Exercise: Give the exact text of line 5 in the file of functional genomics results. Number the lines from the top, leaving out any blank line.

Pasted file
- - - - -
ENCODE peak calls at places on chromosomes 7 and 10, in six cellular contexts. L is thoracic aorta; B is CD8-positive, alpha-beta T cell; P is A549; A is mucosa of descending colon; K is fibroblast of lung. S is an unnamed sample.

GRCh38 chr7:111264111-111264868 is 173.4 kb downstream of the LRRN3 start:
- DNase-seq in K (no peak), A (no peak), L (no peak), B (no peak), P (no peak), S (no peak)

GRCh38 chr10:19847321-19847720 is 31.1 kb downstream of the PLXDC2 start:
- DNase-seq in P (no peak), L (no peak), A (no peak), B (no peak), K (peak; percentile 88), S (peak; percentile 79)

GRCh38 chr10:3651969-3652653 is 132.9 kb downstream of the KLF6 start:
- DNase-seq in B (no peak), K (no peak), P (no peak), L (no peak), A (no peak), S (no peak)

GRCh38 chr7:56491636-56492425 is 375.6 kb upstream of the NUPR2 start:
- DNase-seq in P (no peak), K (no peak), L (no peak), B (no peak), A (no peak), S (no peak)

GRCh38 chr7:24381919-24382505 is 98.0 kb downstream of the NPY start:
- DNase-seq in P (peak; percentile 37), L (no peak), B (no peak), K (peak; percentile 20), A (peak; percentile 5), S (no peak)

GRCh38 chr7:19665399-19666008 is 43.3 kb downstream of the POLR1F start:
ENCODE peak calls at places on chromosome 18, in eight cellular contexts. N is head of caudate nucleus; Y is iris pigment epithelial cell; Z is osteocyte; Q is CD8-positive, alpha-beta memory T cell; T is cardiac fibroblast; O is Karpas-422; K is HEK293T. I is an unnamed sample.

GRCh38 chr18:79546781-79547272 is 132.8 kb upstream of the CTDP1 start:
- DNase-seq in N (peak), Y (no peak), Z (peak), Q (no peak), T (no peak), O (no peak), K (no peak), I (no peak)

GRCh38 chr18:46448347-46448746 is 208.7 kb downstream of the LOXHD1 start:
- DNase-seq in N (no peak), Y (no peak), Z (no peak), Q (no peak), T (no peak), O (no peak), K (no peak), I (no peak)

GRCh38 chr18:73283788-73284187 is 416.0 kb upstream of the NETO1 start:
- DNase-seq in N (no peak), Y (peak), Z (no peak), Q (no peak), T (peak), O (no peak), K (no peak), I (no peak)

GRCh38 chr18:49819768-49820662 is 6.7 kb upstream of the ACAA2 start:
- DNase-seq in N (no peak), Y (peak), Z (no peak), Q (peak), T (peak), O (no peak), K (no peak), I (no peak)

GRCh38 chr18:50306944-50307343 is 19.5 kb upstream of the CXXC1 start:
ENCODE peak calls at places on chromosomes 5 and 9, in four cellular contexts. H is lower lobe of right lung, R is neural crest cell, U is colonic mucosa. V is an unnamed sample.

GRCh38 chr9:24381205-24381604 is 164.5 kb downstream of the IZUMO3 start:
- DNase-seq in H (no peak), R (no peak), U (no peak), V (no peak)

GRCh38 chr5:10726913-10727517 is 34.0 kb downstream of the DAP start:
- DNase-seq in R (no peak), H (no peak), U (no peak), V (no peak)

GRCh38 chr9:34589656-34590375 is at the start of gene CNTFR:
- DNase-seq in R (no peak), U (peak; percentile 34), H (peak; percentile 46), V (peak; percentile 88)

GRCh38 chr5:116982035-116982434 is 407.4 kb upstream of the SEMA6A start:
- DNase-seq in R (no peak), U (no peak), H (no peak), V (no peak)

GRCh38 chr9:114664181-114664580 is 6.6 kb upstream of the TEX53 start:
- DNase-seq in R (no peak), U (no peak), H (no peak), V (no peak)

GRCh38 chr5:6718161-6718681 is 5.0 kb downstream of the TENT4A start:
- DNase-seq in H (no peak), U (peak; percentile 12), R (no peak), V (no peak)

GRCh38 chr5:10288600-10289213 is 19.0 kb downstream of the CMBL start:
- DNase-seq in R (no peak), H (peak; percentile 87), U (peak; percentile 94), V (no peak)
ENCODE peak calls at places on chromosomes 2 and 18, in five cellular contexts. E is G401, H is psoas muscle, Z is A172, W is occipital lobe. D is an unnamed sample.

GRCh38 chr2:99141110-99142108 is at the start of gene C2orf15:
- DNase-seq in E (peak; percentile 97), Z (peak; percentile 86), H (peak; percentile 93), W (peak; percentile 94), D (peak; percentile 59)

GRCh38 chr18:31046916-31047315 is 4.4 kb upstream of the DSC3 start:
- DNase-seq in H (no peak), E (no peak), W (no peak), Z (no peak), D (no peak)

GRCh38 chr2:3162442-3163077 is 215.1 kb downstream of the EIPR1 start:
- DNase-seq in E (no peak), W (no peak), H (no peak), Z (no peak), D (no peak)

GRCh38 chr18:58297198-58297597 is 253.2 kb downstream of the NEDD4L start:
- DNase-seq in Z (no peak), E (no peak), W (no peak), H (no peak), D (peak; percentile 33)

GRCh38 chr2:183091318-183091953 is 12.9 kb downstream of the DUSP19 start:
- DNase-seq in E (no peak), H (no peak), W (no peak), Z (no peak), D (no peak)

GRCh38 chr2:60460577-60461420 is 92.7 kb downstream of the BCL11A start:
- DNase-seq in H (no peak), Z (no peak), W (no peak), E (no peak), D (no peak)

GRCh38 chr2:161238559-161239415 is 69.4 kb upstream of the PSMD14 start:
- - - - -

- DNase-seq in P (no peak), L (no peak), A (no peak), B (no peak), K (peak; percentile 88), S (peak; percentile 79)